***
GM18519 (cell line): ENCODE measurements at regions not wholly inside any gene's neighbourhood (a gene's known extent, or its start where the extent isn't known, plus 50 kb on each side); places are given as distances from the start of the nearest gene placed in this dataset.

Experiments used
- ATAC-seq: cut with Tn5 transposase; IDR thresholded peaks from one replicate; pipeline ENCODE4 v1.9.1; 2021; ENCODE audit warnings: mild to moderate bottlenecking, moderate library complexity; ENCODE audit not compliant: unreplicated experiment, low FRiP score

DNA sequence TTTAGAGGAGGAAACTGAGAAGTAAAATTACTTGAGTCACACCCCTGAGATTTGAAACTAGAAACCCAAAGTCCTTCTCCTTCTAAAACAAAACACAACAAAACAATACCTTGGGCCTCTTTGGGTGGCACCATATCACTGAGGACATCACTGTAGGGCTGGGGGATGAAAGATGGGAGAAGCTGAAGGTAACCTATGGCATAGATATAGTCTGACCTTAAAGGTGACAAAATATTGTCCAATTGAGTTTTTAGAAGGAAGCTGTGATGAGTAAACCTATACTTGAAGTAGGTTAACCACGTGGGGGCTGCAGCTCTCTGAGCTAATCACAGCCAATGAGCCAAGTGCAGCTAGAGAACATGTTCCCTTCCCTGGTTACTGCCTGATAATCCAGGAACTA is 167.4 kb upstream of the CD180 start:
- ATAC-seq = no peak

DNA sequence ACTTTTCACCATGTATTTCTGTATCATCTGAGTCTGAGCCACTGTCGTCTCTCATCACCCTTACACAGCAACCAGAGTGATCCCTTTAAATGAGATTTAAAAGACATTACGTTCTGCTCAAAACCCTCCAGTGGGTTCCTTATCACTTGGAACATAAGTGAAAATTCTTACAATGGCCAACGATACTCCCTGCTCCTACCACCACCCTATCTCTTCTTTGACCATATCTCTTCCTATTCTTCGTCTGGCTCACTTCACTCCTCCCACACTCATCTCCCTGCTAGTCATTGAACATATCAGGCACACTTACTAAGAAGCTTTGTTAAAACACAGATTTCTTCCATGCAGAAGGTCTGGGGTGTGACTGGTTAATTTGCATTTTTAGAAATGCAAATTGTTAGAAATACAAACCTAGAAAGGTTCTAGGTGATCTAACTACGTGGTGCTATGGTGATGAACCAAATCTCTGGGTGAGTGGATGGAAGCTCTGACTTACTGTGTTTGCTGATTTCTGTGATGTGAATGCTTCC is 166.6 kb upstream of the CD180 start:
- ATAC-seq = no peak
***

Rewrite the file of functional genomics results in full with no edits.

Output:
GM18519 (cell line): ENCODE measurements at regions not wholly inside any gene's neighbourhood (a gene's known extent, or its start where the extent isn't known, plus 50 kb on each side); places are given as distances from the start of the nearest gene placed in this dataset.

Experiments used
- ATAC-seq: cut with Tn5 transposase; IDR thresholded peaks from one replicate; pipeline ENCODE4 v1.9.1; 2021; ENCODE audit warnings: mild to moderate bottlenecking, moderate library complexity; ENCODE audit not compliant: unreplicated experiment, low FRiP score

DNA sequence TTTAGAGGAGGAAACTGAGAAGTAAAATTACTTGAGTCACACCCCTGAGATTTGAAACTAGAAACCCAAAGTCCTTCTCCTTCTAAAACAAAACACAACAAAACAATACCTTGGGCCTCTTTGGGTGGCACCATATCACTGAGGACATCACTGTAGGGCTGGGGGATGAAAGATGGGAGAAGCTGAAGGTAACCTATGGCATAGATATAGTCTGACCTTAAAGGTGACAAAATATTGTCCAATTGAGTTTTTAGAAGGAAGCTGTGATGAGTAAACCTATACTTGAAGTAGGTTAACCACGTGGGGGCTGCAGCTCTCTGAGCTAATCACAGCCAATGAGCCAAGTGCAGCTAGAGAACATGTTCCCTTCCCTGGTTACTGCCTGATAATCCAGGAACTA is 167.4 kb upstream of the CD180 start:
- ATAC-seq = no peak

DNA sequence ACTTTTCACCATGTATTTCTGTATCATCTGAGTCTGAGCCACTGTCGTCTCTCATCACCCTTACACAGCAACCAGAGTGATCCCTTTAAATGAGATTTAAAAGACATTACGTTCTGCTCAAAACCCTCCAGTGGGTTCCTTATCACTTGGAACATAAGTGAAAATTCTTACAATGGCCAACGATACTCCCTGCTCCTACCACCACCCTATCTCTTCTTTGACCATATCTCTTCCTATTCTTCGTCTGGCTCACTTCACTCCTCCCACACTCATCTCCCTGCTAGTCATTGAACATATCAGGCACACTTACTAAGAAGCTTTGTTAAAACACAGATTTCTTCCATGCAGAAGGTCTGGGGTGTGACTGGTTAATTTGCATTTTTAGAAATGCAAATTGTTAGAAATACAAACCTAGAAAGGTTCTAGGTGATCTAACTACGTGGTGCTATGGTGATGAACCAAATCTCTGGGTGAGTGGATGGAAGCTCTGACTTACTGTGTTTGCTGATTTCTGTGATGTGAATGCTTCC is 166.6 kb upstream of the CD180 start:
- ATAC-seq = no peak